Former US president Donald Trump has rejected calls for tightened gun controls following the Texas school massacre, saying decent Americans should be allowed the firearms they need to defend themselves against "evil".

"The existence of evil in our world is not a reason to disarm law-abiding citizens... The existence of evil is one of the very best reasons to arm law-abiding citizens," he told members of the National Rifle Association.

Mr Trump's remarks came as he headlined an NRA event in Houston, three days after a gun massacre at a Texas elementary school reignited the tinderbox debate about US gun control.

"The various gun control policies being pushed by the left would have done nothing to prevent the horror that took place. Absolutely nothing," he said.

An 18-year-old gunman with a legally-bought AR-15-style rifle killed 19 children and two adults at Robb Elementary School in Uvalde, Texas, on Tuesday, marking the deadliest school shooting in the state's history.

Mr Trump read out the names of all 19 children, whom he described as victims of an out-of-control "lunatic," before suggesting that efforts at gun control were "grotesque".

"All of us must unite, Republican and Democrat - in every state, and at every level of government - to finally harden our schools and protect our children... What we need now is a top-to-bottom security overhaul at schools across this country," he added.

The former president also said: "Clearly, we need to make it far easier to confine the violent and mentally deranged into mental institutions."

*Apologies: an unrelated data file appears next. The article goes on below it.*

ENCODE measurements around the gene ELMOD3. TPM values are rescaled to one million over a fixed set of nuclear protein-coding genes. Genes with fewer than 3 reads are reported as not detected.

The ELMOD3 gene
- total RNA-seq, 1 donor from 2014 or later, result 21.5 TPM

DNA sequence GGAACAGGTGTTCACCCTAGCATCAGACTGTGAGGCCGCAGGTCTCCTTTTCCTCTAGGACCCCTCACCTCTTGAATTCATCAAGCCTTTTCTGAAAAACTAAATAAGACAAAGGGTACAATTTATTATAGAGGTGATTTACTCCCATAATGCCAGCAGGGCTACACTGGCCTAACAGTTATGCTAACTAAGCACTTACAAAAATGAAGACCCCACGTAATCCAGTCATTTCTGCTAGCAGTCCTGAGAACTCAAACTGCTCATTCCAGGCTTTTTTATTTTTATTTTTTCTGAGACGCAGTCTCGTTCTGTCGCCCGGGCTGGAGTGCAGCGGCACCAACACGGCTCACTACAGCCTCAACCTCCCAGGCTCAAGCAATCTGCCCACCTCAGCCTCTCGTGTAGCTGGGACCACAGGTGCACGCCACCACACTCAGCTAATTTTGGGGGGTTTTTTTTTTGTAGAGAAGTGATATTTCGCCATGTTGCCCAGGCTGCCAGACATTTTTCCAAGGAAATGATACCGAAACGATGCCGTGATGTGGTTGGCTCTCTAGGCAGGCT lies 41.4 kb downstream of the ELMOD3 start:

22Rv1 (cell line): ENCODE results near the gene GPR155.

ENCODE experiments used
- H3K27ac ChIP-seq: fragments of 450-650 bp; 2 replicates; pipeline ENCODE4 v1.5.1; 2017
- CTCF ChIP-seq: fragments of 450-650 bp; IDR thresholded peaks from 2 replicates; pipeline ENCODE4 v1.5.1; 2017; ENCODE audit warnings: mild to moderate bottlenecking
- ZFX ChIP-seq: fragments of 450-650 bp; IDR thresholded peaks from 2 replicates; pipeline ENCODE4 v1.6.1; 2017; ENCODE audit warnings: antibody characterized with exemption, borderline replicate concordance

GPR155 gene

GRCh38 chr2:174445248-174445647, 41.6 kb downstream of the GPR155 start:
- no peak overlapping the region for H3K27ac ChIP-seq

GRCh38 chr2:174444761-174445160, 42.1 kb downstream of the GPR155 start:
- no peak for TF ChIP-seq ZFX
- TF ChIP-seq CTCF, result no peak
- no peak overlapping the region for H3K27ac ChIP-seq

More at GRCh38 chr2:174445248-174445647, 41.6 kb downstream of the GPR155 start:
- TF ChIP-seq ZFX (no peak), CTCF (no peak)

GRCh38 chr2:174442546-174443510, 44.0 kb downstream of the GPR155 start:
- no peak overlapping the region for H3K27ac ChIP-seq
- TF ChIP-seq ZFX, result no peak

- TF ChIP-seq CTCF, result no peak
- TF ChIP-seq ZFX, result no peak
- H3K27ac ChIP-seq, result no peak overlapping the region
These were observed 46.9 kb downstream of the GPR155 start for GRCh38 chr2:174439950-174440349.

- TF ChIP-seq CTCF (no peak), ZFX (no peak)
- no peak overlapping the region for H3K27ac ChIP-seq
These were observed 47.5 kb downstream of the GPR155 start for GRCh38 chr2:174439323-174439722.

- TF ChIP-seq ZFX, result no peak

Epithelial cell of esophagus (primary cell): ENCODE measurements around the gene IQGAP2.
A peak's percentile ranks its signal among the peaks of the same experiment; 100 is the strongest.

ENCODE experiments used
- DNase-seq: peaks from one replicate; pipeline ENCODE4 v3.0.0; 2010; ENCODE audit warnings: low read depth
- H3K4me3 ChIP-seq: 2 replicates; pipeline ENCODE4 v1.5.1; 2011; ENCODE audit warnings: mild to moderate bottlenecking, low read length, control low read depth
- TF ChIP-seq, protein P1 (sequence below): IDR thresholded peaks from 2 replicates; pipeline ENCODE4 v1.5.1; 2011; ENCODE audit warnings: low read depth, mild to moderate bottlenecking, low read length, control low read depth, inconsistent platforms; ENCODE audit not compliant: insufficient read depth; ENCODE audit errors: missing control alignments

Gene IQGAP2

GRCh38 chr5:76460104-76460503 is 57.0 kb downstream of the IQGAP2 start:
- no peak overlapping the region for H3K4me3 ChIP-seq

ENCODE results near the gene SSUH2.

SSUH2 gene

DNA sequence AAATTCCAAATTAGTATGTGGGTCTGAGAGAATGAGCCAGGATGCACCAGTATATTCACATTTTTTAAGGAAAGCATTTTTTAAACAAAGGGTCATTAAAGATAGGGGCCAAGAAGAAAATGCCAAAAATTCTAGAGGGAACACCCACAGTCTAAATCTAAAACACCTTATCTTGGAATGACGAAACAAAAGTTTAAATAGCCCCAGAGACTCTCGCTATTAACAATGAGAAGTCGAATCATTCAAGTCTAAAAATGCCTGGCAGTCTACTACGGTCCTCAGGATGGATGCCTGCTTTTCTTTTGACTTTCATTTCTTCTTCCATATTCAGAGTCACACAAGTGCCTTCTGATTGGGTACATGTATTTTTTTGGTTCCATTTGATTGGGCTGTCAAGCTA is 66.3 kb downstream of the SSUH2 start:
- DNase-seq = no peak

Mr Trump suggested that every school should have a single point of entry, strong fencing and metal detectors.

There should be a police official or an armed guard at all times in every school, he added.

"This is not a matter of money. This is a matter of will. If the United States has $40 billion to send to Ukraine, we can do this," he said, referring to Washington's financial and military support for Ukraine after Russia's invasion in February.

Video images of the main auditorium in Houston, which holds about 3,600 people, showed it to be about half-full as Mr Trump took to the stage.

Around 500 people protested outside the NRA's convention in Houston calling for tighter gun controls.

Multiple speakers, including Texas Governor Greg Abbott, pulled out of the event after the murders but Mr Trump confirmed on Wednesday he would not be cancelling his appearance at the NRA's annual "Leadership Forum".

President Joe Biden, who upbraided the US gun lobby in the wake of the shootings, is due in Uvalde tomorrow with first lady Jill Biden to "grieve with the community," White House officials said.

The NRA is considered the most powerful gun rights organisation in the country, although its influence has waned as it has become mired in legal battles linked to a corruption scandal.

It has rejected most initiatives to prevent mass shootings, including expanded background checks on gun purchases, although it said ahead of Mr Trump's speech that audience members would not be allowed to carry firearms.

Republicans in Washington have suggested "hardening" schools with beefed up security - including armed guards posted at a single entry and exit point - rather than restrictions on gun ownership.

They have also spoken of the need to focus on mental health, although critics point out that other nations with stricter gun controls face the same issues and don't see regular mass shootings.

There have been 214 mass shootings this year in the United States, according to the Gun Violence Archive.

They include a racist massacre at a supermarket in a black neighbourhood of Buffalo, New York, just ten days before the Texas killings.

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